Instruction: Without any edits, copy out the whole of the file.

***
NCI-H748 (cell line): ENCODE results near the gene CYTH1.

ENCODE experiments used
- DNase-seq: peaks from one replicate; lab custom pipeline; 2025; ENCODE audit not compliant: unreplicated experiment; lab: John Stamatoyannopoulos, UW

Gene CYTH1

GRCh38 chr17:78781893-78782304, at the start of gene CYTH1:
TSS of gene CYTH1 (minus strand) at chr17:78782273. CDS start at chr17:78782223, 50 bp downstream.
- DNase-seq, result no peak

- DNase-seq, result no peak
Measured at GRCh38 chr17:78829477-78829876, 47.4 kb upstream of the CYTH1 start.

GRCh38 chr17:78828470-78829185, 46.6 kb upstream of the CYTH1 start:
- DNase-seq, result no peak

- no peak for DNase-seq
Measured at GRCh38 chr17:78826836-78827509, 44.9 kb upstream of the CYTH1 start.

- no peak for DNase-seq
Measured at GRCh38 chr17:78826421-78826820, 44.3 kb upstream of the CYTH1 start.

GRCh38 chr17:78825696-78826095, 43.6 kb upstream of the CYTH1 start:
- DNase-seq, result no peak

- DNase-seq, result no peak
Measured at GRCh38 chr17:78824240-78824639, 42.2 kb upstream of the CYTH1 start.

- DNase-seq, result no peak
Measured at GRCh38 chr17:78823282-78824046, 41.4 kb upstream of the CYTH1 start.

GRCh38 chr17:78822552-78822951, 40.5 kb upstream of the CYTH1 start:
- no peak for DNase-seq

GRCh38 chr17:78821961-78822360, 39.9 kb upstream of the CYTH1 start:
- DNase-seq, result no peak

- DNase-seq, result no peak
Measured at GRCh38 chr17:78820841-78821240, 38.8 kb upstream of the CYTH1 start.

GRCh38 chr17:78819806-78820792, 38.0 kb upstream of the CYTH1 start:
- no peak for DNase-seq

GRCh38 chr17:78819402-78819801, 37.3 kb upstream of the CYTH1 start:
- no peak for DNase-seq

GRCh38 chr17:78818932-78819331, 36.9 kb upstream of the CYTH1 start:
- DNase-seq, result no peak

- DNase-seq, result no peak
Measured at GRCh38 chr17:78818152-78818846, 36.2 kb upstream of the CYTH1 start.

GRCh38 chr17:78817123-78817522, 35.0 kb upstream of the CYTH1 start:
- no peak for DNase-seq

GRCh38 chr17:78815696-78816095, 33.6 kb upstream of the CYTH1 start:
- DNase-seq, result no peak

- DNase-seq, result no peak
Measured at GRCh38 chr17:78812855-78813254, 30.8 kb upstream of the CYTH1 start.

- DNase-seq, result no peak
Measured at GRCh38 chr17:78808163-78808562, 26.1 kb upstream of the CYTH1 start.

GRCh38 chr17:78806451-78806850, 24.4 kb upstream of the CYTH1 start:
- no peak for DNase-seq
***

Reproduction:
NCI-H748 (cell line): ENCODE results near the gene CYTH1.

ENCODE experiments used
- DNase-seq: peaks from one replicate; lab custom pipeline; 2025; ENCODE audit not compliant: unreplicated experiment; lab: John Stamatoyannopoulos, UW

Gene CYTH1

GRCh38 chr17:78781893-78782304, at the start of gene CYTH1:
TSS of gene CYTH1 (minus strand) at chr17:78782273. CDS start at chr17:78782223, 50 bp downstream.
- DNase-seq, result no peak

- DNase-seq, result no peak
Measured at GRCh38 chr17:78829477-78829876, 47.4 kb upstream of the CYTH1 start.

GRCh38 chr17:78828470-78829185, 46.6 kb upstream of the CYTH1 start:
- DNase-seq, result no peak

- no peak for DNase-seq
Measured at GRCh38 chr17:78826836-78827509, 44.9 kb upstream of the CYTH1 start.

- no peak for DNase-seq
Measured at GRCh38 chr17:78826421-78826820, 44.3 kb upstream of the CYTH1 start.

GRCh38 chr17:78825696-78826095, 43.6 kb upstream of the CYTH1 start:
- DNase-seq, result no peak

- DNase-seq, result no peak
Measured at GRCh38 chr17:78824240-78824639, 42.2 kb upstream of the CYTH1 start.

- DNase-seq, result no peak
Measured at GRCh38 chr17:78823282-78824046, 41.4 kb upstream of the CYTH1 start.

GRCh38 chr17:78822552-78822951, 40.5 kb upstream of the CYTH1 start:
- no peak for DNase-seq

GRCh38 chr17:78821961-78822360, 39.9 kb upstream of the CYTH1 start:
- DNase-seq, result no peak

- DNase-seq, result no peak
Measured at GRCh38 chr17:78820841-78821240, 38.8 kb upstream of the CYTH1 start.

GRCh38 chr17:78819806-78820792, 38.0 kb upstream of the CYTH1 start:
- no peak for DNase-seq

GRCh38 chr17:78819402-78819801, 37.3 kb upstream of the CYTH1 start:
- no peak for DNase-seq

GRCh38 chr17:78818932-78819331, 36.9 kb upstream of the CYTH1 start:
- DNase-seq, result no peak

- DNase-seq, result no peak
Measured at GRCh38 chr17:78818152-78818846, 36.2 kb upstream of the CYTH1 start.

GRCh38 chr17:78817123-78817522, 35.0 kb upstream of the CYTH1 start:
- no peak for DNase-seq

GRCh38 chr17:78815696-78816095, 33.6 kb upstream of the CYTH1 start:
- DNase-seq, result no peak

- DNase-seq, result no peak
Measured at GRCh38 chr17:78812855-78813254, 30.8 kb upstream of the CYTH1 start.

- DNase-seq, result no peak
Measured at GRCh38 chr17:78808163-78808562, 26.1 kb upstream of the CYTH1 start.

GRCh38 chr17:78806451-78806850, 24.4 kb upstream of the CYTH1 start:
- no peak for DNase-seq